If you strip away the gaming aspects of the Xbox One, what you're left with is actually a pretty nice media device. The much maligned Kinect and its voice controls work better than most pundits in the media will admit. Sure you'll have to repeat a command now and then but I find I have to click a button on my remote more than once at times, too.
Even though we have an Apple TV, a Chromecast and a Roku, the Xbox One has become our go-to device for Netflix, Amazon Instant Video, Hulu, and live TV. And live TV is where I love the Xbox the most. As a Time Warner Cable subscriber I get, I dunno, 4 million channels (that might be a slight exaggeration), and I watch about 6 of them. Rather than remember that NBC is channel 5 and BBC America is channel 110 and ESPN is channel 200 and HBO is channel 508 (all examples, BBCA is the only one I actually remember), I just let the Xbox handle it. I just say "Xbox, watch ESPN" and it obligingly changes the cable box to whatever channel number ESPN is on. If I just want to browse what's on, Microsoft's OneGuide is far superior to the native channel guide that TWC provides (and it too is voice navigable).
Of course in order to enjoy this feature you need to have a cable box. The Xbox One uses HDMI pass-through to integrate live TV from your cable box into the Xbox One ecosystem. If you're a cord cutter with an HD antenna there's no way to get that feed into the Xbox (or at least no easy way). If you have basic cable and no cable box, you're similarly out of luck.
That will change for some users this fall. Yesterday Microsoft announced the Xbox One Digital TV Tuner, a peripheral that plugs into one of the USB ports on your Xbox. It allows you to integrate over-the-air content into the Xbox One system. From the images Microsoft released it looks like the tuner is a small box with a port for an antenna cable on one end, and the USB cable on the other.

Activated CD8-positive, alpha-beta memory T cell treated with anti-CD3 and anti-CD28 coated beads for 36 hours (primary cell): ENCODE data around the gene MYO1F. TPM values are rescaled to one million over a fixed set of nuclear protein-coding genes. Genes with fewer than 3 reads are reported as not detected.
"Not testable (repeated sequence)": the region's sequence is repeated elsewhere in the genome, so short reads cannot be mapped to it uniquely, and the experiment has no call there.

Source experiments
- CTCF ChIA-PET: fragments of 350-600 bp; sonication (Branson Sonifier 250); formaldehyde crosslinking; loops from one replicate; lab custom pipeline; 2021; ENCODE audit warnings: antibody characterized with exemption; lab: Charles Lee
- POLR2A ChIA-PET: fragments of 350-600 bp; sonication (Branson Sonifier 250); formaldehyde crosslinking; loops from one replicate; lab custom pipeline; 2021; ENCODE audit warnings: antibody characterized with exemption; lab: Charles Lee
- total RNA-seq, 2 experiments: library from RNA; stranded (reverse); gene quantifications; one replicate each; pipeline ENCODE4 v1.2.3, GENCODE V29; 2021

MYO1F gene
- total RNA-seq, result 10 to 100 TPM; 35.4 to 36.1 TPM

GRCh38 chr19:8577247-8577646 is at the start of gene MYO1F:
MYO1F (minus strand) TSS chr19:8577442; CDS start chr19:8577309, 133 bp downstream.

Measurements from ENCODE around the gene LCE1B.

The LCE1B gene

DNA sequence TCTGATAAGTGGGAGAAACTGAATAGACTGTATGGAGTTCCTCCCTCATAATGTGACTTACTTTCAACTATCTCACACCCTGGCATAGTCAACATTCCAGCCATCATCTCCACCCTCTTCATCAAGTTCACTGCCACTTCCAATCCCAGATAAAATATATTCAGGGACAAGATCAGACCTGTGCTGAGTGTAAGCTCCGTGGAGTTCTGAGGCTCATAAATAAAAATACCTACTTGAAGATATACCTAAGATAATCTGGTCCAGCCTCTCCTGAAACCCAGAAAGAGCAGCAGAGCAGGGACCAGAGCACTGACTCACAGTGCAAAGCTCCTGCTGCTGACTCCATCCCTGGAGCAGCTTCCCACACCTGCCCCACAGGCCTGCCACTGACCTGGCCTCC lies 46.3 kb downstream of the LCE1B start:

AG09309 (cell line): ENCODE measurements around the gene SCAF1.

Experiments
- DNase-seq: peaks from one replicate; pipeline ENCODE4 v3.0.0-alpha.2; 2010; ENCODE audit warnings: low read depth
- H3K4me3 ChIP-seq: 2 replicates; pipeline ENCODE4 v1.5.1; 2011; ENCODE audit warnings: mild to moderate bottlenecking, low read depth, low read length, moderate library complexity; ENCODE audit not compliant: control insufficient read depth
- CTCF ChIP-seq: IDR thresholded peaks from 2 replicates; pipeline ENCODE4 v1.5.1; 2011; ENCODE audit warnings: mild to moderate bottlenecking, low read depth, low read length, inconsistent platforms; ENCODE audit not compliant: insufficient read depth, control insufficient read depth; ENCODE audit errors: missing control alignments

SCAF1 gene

Unfortunately for my readers in North America, as of now, the Xbox One Digital TV Tuner is only scheduled to release in Europe. Microsoft says it supports DVB-T, DVB-T2 and DVB-C television channels, which I hope means something to my European readers; Wikipedia tells me these are European over-the-air television standards. The TV Tuner will be available in late October for ₤24.99 in the UK, and for €29.99 in France, Italy, Germany and Spain.
I really hope Microsoft brings out a version of the Digital TV Tuner for North America. There're plenty of people living near cities that get really good HD reception with a cheap antenna; they don't want or need cable TV. The TV Tuner would allow these people to get more value from their Xbox Ones.
But my reasons for wanting it are more selfish. Mentioned in the features for the Xbox One Digital TV Tuner is this:
Pause Live TV: Pause your favorite show when you get up to take a break.
Now this is interesting because it means that the live TV is being spooled to the hard drive on the Xbox One; that's the only way they could be pausing live TV. And that's just one step away from having true DVR functionality baked into the Xbox One. That's what I ultimately want (particularly now that the Xbox One supports external hard drives, so drive space isn't an issue). The one thing I can't use Kinect voice controls for now is the stuff on my DVR, and frankly most of what I watch I watch from the DVR. The Xbox One has no knowledge of that content, and Time Warner Cable charges me $10 or $15/month for the privilege of having that DVR feature.
I would love to use the Xbox One as my DVR so that the console and Kinect would be aware of that content. I could search through what I have saved, start and stop playback via voice commands and put the old physical remote away somewhere for good. Oh yeah, and I could tell Time Warner Cable to keep its over-priced, under-functioning piece of junk DVR (not that I'm bitter, mind you) and save a few bucks on my monthly bill.
I know that Phil Spencer is really focused on his new "Xbox One is all about the games" angle, but I hope somewhere in the Microsoft Xbox division there's still a team working to improve the media box features of the console. Bringing the Xbox One Digital TV Tuner to North America would be a good indication that they're still serious about the Xbox One 'owning' the living room.
Read more of Peter Smith's TechnoFile blog and follow the latest IT news at ITworld. Follow Peter on Twitter at @pasmith. For the latest IT news, analysis and how-tos, follow ITworld on Twitter and Facebook.